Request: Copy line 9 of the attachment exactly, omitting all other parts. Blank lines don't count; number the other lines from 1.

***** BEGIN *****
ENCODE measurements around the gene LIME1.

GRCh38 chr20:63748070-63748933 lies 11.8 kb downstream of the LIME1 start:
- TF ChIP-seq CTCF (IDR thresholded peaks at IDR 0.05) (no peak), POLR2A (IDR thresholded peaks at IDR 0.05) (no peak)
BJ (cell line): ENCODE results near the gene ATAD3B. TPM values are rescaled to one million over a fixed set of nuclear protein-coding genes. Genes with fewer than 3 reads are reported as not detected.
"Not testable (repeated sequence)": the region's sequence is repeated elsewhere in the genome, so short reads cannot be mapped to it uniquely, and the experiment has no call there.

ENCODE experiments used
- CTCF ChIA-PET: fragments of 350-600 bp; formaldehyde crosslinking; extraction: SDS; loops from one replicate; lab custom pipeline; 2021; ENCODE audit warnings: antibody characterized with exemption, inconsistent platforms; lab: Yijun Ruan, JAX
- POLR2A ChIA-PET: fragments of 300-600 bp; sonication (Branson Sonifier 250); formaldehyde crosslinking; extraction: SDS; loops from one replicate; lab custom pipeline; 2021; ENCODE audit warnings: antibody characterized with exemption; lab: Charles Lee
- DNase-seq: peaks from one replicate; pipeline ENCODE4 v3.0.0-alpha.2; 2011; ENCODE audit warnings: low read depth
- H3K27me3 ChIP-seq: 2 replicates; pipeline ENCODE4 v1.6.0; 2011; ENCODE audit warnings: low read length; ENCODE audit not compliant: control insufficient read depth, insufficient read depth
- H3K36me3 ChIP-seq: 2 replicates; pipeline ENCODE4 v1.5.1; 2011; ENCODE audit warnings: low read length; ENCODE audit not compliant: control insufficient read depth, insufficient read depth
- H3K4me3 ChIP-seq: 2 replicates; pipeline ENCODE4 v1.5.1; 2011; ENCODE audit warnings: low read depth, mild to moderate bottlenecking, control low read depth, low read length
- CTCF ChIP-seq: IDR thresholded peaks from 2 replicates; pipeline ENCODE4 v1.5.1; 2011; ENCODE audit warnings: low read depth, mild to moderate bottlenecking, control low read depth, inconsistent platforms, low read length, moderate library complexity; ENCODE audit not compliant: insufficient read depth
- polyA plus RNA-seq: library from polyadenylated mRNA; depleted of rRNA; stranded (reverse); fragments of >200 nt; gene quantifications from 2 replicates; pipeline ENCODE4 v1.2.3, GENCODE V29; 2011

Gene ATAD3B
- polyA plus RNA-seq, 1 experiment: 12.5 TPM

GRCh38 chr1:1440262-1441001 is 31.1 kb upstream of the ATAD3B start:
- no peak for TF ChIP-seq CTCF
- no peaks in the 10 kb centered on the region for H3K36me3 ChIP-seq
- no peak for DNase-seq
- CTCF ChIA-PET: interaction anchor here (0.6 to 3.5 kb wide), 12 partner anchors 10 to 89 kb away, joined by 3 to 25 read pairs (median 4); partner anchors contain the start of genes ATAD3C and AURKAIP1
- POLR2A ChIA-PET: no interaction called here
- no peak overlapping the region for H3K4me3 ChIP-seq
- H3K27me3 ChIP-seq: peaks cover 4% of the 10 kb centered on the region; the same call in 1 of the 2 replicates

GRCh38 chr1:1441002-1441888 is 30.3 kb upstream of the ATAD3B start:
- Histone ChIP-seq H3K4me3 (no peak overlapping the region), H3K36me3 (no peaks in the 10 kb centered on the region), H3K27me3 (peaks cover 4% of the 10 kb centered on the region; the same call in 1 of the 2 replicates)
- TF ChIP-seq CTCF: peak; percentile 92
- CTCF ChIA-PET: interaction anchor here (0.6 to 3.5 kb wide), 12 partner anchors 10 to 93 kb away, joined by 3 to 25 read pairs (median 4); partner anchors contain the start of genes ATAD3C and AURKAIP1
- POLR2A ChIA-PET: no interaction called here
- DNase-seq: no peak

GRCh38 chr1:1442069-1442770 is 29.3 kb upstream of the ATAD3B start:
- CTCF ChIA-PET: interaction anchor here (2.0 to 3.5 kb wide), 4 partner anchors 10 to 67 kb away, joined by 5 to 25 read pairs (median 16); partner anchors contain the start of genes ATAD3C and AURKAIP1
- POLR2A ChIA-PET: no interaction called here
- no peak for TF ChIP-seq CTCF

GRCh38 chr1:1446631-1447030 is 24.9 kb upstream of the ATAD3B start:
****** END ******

- DNase-seq: peaks from one replicate; pipeline ENCODE4 v3.0.0-alpha.2; 2011; ENCODE audit warnings: low read depth